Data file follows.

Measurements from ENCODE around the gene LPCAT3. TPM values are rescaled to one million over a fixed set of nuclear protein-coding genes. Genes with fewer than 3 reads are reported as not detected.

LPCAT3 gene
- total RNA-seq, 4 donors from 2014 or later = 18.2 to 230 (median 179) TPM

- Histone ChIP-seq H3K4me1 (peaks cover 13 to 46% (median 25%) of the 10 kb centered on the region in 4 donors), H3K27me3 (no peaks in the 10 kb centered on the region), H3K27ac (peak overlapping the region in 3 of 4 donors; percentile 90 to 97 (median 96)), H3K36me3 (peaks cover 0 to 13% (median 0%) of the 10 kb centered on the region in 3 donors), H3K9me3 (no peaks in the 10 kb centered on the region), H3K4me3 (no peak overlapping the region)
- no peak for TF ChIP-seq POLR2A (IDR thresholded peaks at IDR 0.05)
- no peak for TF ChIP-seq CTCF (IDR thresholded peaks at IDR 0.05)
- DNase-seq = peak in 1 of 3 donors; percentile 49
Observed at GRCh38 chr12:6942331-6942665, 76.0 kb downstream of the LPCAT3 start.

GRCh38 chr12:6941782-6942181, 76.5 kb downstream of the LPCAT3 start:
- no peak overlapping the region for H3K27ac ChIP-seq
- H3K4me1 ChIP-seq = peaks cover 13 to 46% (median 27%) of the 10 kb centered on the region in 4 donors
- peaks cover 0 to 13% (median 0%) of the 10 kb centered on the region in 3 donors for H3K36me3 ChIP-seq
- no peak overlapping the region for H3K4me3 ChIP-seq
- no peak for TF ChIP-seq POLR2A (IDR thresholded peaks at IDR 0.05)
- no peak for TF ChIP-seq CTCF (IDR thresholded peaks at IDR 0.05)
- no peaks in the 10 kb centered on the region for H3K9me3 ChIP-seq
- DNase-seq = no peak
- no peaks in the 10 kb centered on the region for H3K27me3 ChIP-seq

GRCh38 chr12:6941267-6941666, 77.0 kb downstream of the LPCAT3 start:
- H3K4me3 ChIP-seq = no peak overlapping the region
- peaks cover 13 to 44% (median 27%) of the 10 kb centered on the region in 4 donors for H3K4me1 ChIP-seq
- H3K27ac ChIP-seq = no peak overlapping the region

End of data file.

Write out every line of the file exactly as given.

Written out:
Measurements from ENCODE around the gene LPCAT3. TPM values are rescaled to one million over a fixed set of nuclear protein-coding genes. Genes with fewer than 3 reads are reported as not detected.

LPCAT3 gene
- total RNA-seq, 4 donors from 2014 or later = 18.2 to 230 (median 179) TPM

- Histone ChIP-seq H3K4me1 (peaks cover 13 to 46% (median 25%) of the 10 kb centered on the region in 4 donors), H3K27me3 (no peaks in the 10 kb centered on the region), H3K27ac (peak overlapping the region in 3 of 4 donors; percentile 90 to 97 (median 96)), H3K36me3 (peaks cover 0 to 13% (median 0%) of the 10 kb centered on the region in 3 donors), H3K9me3 (no peaks in the 10 kb centered on the region), H3K4me3 (no peak overlapping the region)
- no peak for TF ChIP-seq POLR2A (IDR thresholded peaks at IDR 0.05)
- no peak for TF ChIP-seq CTCF (IDR thresholded peaks at IDR 0.05)
- DNase-seq = peak in 1 of 3 donors; percentile 49
Observed at GRCh38 chr12:6942331-6942665, 76.0 kb downstream of the LPCAT3 start.

GRCh38 chr12:6941782-6942181, 76.5 kb downstream of the LPCAT3 start:
- no peak overlapping the region for H3K27ac ChIP-seq
- H3K4me1 ChIP-seq = peaks cover 13 to 46% (median 27%) of the 10 kb centered on the region in 4 donors
- peaks cover 0 to 13% (median 0%) of the 10 kb centered on the region in 3 donors for H3K36me3 ChIP-seq
- no peak overlapping the region for H3K4me3 ChIP-seq
- no peak for TF ChIP-seq POLR2A (IDR thresholded peaks at IDR 0.05)
- no peak for TF ChIP-seq CTCF (IDR thresholded peaks at IDR 0.05)
- no peaks in the 10 kb centered on the region for H3K9me3 ChIP-seq
- DNase-seq = no peak
- no peaks in the 10 kb centered on the region for H3K27me3 ChIP-seq

GRCh38 chr12:6941267-6941666, 77.0 kb downstream of the LPCAT3 start:
- H3K4me3 ChIP-seq = no peak overlapping the region
- peaks cover 13 to 44% (median 27%) of the 10 kb centered on the region in 4 donors for H3K4me1 ChIP-seq
- H3K27ac ChIP-seq = no peak overlapping the region